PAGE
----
In Iran, Foreign Ministry spokesman Saeed Khatibzadeh said the designation was “doomed to failure” and the U.S. would eventually have to enter negotiations with the Houthis.
The U.S. designation move is part of the Trump administration’s broader effort to isolate and cripple Iran. It also shows support to its close ally, Saudi Arabia, which leads the anti-Houthi coalition in the war. Saudi Arabia has advocated the terror designation, hoping it would pressure the rebels to reach a peace deal. Past rounds of peace talks and cease-fire agreements have faltered.
The Saudi Foreign Ministry welcomed the U.S. decision, expressing hope the designation would force the rebels to “seriously” return to negotiating table.
But the U.N.’s Dujarric said the designation could hamper efforts by U.N. special envoy Martin Griffiths to revive peace talks by polarizing each side’s positions.
Maged al-Madhaji, the director of Yemen’s most prominent think tank, Sanaa Center for Strategic Studies, said the designation will “shut the doors of (Houthi) attempts to win international legitimacy.” It will also ”paralyze their finances and drain money coming from regional allies,” he said.
The Houthis, who receive financial and military support from Iran, have pelted Saudi cities with missiles and drone strikes. Their opponents say they aim to impose an Iranian-style fundamentalist rule under the group’s religious and military leader, Abdel-Malek al-Houthi.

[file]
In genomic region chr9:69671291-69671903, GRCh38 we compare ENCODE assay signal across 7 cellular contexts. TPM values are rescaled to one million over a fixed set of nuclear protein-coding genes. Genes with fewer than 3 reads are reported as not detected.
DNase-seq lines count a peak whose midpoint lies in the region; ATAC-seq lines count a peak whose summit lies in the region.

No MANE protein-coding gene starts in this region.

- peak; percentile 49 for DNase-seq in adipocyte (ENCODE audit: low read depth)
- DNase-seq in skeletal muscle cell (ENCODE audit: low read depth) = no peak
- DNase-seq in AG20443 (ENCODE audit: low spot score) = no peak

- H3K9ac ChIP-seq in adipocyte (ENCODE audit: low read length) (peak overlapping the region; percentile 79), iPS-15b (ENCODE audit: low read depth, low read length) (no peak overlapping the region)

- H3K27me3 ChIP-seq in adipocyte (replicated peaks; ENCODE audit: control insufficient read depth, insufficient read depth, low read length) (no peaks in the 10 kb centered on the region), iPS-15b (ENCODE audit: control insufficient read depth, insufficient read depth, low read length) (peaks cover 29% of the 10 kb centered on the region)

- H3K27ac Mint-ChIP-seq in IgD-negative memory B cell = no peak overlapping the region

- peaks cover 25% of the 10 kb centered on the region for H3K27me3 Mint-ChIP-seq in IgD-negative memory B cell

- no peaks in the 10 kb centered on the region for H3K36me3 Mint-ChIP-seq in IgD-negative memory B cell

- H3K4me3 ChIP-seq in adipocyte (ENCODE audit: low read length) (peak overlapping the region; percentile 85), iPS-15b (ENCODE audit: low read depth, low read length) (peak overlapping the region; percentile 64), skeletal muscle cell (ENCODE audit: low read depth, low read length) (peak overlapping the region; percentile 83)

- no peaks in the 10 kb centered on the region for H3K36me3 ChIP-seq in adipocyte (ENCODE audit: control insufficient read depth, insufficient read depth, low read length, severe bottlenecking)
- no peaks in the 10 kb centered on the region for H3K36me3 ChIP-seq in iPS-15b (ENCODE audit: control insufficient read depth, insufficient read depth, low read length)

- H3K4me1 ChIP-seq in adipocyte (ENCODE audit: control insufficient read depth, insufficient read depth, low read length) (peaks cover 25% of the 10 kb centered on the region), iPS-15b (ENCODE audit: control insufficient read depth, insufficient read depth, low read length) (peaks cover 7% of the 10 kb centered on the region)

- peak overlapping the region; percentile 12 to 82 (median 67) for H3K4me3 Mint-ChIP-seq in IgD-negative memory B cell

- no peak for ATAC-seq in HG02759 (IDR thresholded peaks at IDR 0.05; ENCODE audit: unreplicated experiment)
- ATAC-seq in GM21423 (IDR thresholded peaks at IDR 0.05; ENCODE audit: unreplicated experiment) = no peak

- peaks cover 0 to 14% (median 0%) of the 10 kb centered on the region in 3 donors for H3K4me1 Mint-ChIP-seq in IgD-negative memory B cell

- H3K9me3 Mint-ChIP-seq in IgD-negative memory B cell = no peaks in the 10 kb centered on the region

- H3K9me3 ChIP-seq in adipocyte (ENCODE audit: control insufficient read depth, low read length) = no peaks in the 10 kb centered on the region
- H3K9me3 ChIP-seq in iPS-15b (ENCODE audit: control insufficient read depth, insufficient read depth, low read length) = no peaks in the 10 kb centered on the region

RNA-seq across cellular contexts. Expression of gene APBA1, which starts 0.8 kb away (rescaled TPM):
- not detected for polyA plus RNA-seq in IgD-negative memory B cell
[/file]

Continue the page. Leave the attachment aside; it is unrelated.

The rebels have been implicated in stealing aid and using aid access to extort concessions and money, as well as in a catalog of human rights abuses including rape and torture of dissidents.
The U.S., one of the largest donors to Yemen, already suspended millions of dollars in aid to Houthi-controlled areas after reports of theft and looting of relief supplies. U.N. agencies have long complained of rebels stealing and rerouting food aid.
Humanitarian groups said even with special U.S. Treasury licenses promised by Pompeo to allow aid to continue flowing the impact could be disastrous.
Janti Soeripto, president of Save the Children, criticized the “chaotic manner” by which the U.S. took the decision, which she said left agencies scrambling to figure out how to deal with them.
Delays or confusion in the license-issuing process could slow or disrupt imports of food, medicine and fuel.
“Yemen’s faltering economy will be dealt a further devastating blow,” said Mohamed Abdi, Yemen director for the Norwegian Refugee Council. He said banks, businesses and donors could “become unwilling or unable to take on the risk of operating in Yemen.”
If international banks retreat from any dealings with Yemen’s Houthi-dominated banking system, aid agencies and NGOs could be crippled because they must use the banks to move funds, pay salaries and keep operations running. A main income source for individual Yemenis — remittances from relatives abroad — could also be affected.
Once the designation is in effect, the World Health Organization will carry out contingency plans to relocate its international staffers, said its country director in Sanaa, Adham Ismail.
He said the U.S. move will also “make it harder to get donations and deliver health services to Yemenis under Houthi control.
Associated Press writers Nasser Karimi in Tehran, Iran, and Edith M. Lederer at the United Nations contributed to this report.